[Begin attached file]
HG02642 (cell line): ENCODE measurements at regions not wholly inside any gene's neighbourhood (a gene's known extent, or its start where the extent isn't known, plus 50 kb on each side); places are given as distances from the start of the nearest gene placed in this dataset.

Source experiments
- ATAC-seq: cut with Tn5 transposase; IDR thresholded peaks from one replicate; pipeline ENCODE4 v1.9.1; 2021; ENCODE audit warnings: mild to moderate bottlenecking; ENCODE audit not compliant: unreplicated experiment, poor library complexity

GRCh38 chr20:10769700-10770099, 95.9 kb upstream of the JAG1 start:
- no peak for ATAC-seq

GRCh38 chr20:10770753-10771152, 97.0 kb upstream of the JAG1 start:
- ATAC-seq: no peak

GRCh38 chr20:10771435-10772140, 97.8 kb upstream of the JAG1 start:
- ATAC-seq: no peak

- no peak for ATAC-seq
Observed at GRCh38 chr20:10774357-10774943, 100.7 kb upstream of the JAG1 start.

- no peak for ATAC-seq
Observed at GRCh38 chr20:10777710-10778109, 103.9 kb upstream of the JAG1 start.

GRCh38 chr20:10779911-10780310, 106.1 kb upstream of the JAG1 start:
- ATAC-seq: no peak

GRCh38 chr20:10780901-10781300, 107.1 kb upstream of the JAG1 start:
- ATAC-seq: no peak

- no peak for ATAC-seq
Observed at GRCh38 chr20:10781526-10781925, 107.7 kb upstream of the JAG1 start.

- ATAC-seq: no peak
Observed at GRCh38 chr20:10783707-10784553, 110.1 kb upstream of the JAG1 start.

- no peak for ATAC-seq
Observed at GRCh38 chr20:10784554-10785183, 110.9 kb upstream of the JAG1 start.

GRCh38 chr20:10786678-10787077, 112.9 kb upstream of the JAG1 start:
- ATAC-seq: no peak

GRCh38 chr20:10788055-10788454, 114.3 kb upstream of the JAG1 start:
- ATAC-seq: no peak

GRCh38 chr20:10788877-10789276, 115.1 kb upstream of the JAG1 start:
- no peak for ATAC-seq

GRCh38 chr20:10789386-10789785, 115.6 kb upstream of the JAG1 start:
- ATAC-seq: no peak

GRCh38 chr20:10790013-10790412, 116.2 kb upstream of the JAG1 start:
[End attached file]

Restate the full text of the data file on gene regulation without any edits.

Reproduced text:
HG02642 (cell line): ENCODE measurements at regions not wholly inside any gene's neighbourhood (a gene's known extent, or its start where the extent isn't known, plus 50 kb on each side); places are given as distances from the start of the nearest gene placed in this dataset.

Source experiments
- ATAC-seq: cut with Tn5 transposase; IDR thresholded peaks from one replicate; pipeline ENCODE4 v1.9.1; 2021; ENCODE audit warnings: mild to moderate bottlenecking; ENCODE audit not compliant: unreplicated experiment, poor library complexity

GRCh38 chr20:10769700-10770099, 95.9 kb upstream of the JAG1 start:
- no peak for ATAC-seq

GRCh38 chr20:10770753-10771152, 97.0 kb upstream of the JAG1 start:
- ATAC-seq: no peak

GRCh38 chr20:10771435-10772140, 97.8 kb upstream of the JAG1 start:
- ATAC-seq: no peak

- no peak for ATAC-seq
Observed at GRCh38 chr20:10774357-10774943, 100.7 kb upstream of the JAG1 start.

- no peak for ATAC-seq
Observed at GRCh38 chr20:10777710-10778109, 103.9 kb upstream of the JAG1 start.

GRCh38 chr20:10779911-10780310, 106.1 kb upstream of the JAG1 start:
- ATAC-seq: no peak

GRCh38 chr20:10780901-10781300, 107.1 kb upstream of the JAG1 start:
- ATAC-seq: no peak

- no peak for ATAC-seq
Observed at GRCh38 chr20:10781526-10781925, 107.7 kb upstream of the JAG1 start.

- ATAC-seq: no peak
Observed at GRCh38 chr20:10783707-10784553, 110.1 kb upstream of the JAG1 start.

- no peak for ATAC-seq
Observed at GRCh38 chr20:10784554-10785183, 110.9 kb upstream of the JAG1 start.

GRCh38 chr20:10786678-10787077, 112.9 kb upstream of the JAG1 start:
- ATAC-seq: no peak

GRCh38 chr20:10788055-10788454, 114.3 kb upstream of the JAG1 start:
- ATAC-seq: no peak

GRCh38 chr20:10788877-10789276, 115.1 kb upstream of the JAG1 start:
- no peak for ATAC-seq

GRCh38 chr20:10789386-10789785, 115.6 kb upstream of the JAG1 start:
- ATAC-seq: no peak

GRCh38 chr20:10790013-10790412, 116.2 kb upstream of the JAG1 start: